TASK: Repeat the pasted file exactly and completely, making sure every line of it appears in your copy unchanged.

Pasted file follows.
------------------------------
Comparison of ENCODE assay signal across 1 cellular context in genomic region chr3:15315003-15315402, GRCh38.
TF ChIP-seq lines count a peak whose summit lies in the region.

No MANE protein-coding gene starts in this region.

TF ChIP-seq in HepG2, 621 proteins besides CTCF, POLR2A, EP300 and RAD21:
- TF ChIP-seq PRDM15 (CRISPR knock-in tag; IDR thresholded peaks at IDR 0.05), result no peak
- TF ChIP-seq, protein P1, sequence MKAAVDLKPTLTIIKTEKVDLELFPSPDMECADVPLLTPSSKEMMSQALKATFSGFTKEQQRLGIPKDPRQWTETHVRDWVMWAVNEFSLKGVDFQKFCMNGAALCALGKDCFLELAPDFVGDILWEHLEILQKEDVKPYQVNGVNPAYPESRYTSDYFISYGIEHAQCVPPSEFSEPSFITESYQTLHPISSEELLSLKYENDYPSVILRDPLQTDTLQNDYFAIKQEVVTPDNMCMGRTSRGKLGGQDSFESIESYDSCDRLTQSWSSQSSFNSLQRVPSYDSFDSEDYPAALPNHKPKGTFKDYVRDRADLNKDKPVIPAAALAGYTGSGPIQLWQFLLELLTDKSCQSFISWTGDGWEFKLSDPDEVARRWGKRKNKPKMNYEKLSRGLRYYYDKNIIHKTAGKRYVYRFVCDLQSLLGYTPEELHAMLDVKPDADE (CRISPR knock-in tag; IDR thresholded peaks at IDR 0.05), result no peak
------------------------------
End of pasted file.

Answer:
Comparison of ENCODE assay signal across 1 cellular context in genomic region chr3:15315003-15315402, GRCh38.
TF ChIP-seq lines count a peak whose summit lies in the region.

No MANE protein-coding gene starts in this region.

TF ChIP-seq in HepG2, 621 proteins besides CTCF, POLR2A, EP300 and RAD21:
- TF ChIP-seq PRDM15 (CRISPR knock-in tag; IDR thresholded peaks at IDR 0.05), result no peak
- TF ChIP-seq, protein P1, sequence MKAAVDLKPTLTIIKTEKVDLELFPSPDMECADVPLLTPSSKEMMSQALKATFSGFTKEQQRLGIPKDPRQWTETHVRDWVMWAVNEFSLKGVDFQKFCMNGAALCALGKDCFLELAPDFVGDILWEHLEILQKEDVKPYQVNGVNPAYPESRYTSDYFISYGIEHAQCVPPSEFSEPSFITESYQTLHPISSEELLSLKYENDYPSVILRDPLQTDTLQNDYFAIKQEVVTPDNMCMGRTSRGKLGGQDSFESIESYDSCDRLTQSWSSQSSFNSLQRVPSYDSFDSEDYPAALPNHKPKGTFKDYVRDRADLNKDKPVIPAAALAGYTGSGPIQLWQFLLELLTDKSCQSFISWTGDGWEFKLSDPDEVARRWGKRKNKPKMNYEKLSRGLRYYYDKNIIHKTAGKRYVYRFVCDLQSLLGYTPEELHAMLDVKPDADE (CRISPR knock-in tag; IDR thresholded peaks at IDR 0.05), result no peak